• Is there a poor electrical connection? Check it
A poor connection can inhibit the arc transfer established between the nozzle and electrode.
Where the arc transfer normally occurs within 100 milliseconds, a poor connection leads it to delay 10 seconds or more. And if given a chance to misfire, this also increases consumable wear.
It is best if you can connect the work cable to table ground directly from the power supply and after that connect the jumper cable from the table to the work piece. It's only for reducing excessive slag production that causes poor connection.
• Use proper coolant flow
You have already seen what happens during low coolant flow. Electrodes can be damaged with rapid erosion. So, what to do for a proper coolant flow?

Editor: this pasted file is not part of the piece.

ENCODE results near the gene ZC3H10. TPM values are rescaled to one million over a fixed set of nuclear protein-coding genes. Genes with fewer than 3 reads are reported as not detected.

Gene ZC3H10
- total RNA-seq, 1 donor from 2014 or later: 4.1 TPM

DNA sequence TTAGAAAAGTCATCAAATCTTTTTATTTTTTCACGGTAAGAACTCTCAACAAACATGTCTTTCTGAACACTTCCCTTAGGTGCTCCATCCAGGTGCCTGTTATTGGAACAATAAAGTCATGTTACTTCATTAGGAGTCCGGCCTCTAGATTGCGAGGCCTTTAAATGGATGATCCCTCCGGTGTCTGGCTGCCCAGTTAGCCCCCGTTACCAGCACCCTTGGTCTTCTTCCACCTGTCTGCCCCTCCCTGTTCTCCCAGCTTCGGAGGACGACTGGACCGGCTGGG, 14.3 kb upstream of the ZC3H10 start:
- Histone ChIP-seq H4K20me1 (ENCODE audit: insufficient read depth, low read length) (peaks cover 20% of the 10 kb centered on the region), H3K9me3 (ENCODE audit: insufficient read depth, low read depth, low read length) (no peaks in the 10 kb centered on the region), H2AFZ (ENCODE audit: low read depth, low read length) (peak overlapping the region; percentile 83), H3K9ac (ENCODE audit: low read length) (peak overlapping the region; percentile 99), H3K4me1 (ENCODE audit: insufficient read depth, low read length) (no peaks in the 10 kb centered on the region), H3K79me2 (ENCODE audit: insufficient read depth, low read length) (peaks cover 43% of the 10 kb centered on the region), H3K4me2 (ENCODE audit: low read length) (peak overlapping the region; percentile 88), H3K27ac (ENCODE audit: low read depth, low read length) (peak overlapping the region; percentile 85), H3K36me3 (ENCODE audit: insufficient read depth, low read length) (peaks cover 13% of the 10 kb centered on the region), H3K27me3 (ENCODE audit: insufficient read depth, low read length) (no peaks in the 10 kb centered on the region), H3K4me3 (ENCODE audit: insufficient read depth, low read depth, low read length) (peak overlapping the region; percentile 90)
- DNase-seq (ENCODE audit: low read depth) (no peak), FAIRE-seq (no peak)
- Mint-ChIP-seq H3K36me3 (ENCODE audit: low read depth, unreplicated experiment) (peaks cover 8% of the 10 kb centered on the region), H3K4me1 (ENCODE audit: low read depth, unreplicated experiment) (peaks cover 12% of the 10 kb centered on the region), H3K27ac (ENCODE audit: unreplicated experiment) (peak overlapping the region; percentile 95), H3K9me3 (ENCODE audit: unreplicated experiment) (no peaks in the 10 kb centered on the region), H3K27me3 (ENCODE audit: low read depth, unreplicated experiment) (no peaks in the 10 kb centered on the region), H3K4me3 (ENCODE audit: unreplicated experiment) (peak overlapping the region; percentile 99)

Check the coolant system filter to see if it's clogged with particles. Make sure it's not. Do a flow test to ensure the flows are consistent with the OEM specifications.
• Avoid adding circular lead-out
Proper management of gas pressure at the beginning and end of the cut is tricky but important to save the consumables from a shortened life. At the end of cutting holes, a lead-out occurs when you shutdown the arc.
You can use nesting software that can include a little over burn to clean up the hole at the end of the cut. Proper programming of the CNC can eliminate lead-out at the end of the cut.
Moreover, always try to shut off the plasma in the scrap area.
We hope this brought clarity on the causes of plasma consumables damage. Try to maintain all the improving sectors while using a plasma cutter.
Most importantly, always set the consumable parts and parameters correctly and read the owner's manual.
That's all we have on how to improve mechanized plasma consumable life. Share your opinions with us about this guide by commenting below!